Have you ever gone by a home or business and thought, is that real stone? Who doesn’t love the beauty of natural stone? You can often achieve the look and feel of natural stone more easily and cost effectively with cultured stone.
Cultured stone is often as beautiful as the natural stone it emulates to a point where its hard to tell the difference. Cultured stone is a man made material designed to replicate the look of natural stone in a variety of architectural applications ranging from exterior details to, a unique statement interior walls. Some cultured stones offer such an array of shapes, sizes, and color gradations that even a trained eye can find it hard to determine the difference. In addition to its design versatility, cultured stone veneer often costs significantly lets than what natural stone does for the same project. In the case of Cultured Stone, each piece is hand-colored with iron oxide pigments that help the stone veneer maintain the colors and nuance of natural stone for decades to come. With thousands of individual molds and a commitment to ensuring no two pieces of manufactured stone are colored alike, Cultured Stone veneer can exhibit much of the same variation in shape, size, texture, and color as natural stone.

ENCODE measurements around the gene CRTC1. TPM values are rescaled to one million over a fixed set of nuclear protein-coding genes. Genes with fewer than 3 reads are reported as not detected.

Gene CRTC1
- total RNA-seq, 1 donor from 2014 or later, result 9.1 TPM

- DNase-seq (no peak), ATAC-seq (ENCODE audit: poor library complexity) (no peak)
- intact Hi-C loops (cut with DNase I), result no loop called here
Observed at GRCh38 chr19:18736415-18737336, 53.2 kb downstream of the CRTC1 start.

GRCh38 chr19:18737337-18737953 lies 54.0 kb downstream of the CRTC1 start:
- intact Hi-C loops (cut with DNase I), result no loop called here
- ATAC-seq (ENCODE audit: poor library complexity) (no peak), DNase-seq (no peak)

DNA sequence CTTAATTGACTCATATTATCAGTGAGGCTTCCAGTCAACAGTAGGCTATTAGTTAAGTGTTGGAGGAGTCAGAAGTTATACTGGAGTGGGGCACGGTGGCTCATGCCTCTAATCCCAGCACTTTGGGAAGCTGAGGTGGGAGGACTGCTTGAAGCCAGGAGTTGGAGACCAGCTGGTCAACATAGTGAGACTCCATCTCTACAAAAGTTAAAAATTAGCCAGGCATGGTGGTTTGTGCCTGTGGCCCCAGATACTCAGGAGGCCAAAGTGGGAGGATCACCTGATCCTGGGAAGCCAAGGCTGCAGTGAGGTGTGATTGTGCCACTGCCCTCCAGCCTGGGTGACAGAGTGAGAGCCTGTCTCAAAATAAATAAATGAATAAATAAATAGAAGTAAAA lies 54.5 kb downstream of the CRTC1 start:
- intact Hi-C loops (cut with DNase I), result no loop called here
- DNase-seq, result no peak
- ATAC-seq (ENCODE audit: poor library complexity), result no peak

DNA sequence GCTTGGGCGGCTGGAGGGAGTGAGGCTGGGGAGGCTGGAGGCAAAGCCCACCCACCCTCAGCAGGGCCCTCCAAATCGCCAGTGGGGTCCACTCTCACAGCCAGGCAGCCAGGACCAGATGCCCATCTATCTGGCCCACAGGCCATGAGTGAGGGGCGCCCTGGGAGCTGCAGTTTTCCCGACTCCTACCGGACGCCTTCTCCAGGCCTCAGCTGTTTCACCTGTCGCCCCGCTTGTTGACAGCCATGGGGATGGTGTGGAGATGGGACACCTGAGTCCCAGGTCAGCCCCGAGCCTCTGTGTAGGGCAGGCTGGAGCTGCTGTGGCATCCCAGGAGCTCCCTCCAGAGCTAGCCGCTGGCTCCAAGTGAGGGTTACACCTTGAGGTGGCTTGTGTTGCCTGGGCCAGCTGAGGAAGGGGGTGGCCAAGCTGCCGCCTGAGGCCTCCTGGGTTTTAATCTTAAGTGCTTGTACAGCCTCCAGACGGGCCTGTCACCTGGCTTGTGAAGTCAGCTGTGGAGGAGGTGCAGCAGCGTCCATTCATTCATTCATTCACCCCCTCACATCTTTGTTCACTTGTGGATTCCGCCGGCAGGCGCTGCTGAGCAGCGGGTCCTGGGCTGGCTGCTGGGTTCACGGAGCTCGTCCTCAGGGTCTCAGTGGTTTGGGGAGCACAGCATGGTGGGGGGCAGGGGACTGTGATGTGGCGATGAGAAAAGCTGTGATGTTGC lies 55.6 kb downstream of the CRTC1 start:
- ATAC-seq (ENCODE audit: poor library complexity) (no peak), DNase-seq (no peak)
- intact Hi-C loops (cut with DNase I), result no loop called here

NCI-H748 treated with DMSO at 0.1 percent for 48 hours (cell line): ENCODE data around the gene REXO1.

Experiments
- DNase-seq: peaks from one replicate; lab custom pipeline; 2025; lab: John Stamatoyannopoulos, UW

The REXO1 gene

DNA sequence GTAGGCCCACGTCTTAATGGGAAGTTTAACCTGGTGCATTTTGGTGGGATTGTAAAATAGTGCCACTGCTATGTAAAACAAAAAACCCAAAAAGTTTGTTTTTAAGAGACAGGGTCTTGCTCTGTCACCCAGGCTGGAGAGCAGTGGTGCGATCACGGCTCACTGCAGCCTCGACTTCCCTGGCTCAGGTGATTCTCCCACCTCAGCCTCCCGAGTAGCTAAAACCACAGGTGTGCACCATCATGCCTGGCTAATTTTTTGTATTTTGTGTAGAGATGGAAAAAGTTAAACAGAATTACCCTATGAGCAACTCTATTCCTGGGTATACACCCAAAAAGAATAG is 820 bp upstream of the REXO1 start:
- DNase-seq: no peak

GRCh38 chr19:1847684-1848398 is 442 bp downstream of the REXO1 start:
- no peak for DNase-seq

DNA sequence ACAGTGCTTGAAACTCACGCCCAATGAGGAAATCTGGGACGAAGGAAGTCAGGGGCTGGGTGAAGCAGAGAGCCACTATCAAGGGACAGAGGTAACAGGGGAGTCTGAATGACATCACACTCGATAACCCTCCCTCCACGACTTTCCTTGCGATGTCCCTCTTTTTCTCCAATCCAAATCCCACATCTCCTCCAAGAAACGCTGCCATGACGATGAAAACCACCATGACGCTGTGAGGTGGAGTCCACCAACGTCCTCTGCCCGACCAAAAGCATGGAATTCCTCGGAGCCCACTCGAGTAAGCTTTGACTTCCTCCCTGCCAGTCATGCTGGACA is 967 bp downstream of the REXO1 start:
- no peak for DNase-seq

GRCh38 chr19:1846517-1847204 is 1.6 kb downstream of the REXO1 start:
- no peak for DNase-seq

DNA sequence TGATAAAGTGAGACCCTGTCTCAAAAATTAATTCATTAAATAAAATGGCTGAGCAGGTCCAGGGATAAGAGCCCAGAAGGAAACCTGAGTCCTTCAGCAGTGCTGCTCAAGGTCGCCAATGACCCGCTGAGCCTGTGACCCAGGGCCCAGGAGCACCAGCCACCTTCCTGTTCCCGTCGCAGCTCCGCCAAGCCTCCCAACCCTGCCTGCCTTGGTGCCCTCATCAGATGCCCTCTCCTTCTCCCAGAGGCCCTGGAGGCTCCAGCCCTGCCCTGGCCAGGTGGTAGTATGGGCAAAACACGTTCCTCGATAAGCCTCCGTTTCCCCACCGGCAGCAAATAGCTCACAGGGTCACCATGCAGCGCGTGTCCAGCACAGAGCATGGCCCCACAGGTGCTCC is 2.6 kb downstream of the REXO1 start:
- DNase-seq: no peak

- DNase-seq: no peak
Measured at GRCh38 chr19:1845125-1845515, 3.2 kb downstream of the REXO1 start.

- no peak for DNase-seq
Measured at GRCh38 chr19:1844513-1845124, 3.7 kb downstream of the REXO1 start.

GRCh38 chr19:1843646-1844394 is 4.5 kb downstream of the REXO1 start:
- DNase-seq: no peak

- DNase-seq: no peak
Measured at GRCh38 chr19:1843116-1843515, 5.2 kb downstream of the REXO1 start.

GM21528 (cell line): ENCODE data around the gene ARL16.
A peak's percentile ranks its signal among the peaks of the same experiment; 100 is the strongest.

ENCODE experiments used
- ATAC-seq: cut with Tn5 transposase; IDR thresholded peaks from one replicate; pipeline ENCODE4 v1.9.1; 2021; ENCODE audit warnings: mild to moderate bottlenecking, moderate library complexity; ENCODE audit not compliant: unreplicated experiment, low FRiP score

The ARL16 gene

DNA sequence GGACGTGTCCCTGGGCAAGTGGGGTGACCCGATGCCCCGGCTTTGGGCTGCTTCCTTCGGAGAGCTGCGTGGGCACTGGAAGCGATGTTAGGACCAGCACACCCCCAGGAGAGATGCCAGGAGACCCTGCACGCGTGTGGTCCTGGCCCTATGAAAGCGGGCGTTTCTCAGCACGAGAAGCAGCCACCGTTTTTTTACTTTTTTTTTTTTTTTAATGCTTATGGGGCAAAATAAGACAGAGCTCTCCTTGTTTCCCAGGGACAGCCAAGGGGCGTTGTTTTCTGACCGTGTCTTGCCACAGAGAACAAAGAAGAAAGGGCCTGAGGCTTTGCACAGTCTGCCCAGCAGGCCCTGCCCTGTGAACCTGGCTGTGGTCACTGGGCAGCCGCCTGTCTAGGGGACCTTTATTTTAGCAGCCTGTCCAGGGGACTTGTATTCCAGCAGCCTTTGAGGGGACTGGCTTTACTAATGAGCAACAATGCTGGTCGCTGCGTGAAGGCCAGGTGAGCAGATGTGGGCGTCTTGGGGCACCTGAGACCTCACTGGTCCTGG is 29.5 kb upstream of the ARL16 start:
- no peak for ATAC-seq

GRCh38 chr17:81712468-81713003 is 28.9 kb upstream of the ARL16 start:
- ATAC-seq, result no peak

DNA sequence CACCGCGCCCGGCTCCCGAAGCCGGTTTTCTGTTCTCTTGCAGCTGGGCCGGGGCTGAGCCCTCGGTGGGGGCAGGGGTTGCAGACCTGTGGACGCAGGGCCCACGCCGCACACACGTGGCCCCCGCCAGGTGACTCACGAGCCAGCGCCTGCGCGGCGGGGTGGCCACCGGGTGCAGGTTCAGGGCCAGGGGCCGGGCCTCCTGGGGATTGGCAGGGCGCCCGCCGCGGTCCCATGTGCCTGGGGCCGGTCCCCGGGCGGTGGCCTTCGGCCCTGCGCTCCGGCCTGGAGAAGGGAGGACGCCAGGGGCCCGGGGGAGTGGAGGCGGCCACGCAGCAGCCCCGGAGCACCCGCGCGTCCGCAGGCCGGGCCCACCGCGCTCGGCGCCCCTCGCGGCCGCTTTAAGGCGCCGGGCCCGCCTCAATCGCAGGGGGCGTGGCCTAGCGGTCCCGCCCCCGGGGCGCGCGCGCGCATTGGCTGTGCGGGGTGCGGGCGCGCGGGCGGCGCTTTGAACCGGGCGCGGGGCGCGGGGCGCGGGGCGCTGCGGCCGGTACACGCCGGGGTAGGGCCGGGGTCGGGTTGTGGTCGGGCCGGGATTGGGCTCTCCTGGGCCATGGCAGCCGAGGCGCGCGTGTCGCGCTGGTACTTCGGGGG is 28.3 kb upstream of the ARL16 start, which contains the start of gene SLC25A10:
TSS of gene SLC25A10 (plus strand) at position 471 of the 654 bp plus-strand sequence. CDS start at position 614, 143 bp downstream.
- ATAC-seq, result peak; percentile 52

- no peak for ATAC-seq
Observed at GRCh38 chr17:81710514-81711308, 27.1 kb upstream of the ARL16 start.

Like natural stone, stone veneer is virtually maintenance-free. Home and building owners merely need to wash the surface occasionally to remove dust or dirt.
Traditional masonry stucco is a cement-based plaster that is applied over walls and other surfaces inside and outside of buildings. It is made from cement, sand, and lime and hardens into a highly durable material that requires little maintenance. Like traditional decorative plaster, stucco can be troweled, brushed, or otherwise textured to create a variety of finish effects. Stucco typically is applied over a galvanized stucco wire, which helps the stucco adhere to the supporting structure and strengthens the entire assembly.
Stucco usually is mixed on-site and is applied in three coats. The first two, the scratch and brown coats consist of the traditional grey cement, sand, lime and water to give you a hard substructure to "stucco". This is broom finished or scratched to allow the next layer to bond. The third coat is a finish coat. The finish coat is dyed with mineral pigments giving the stucco a colored finish.
E.I.F.S. stands for "Exterior Insulation and Finish Systems." The product is also called synthetic stucco, and it is a multi-layered stucco finish as well. E.I.F.S. has multiple layers including a variation on the steps below:
1. A water-resistant barrier is generally black paper, Tyvek, or a roll-on coating applied to cover the substrate.
2. Adhesive attaches insulation board to the supporting structure. Mechanical fasteners can be used in some cases.
3. A foam insulation wither with channels or flat insulation foam board is secured to the exterior wall surface substrate, most often with adhesive.
4. A base coat,either an acrylic or polymer-based cement material, is applied to the top of the insulation then reinforced with glass fiber reinforcement mesh.
5. The reinforcement mesh is embedded in the base coat material.
6. The finish is a textured acrylic coat that's decorative and protective. This also comes in many different textures and colors.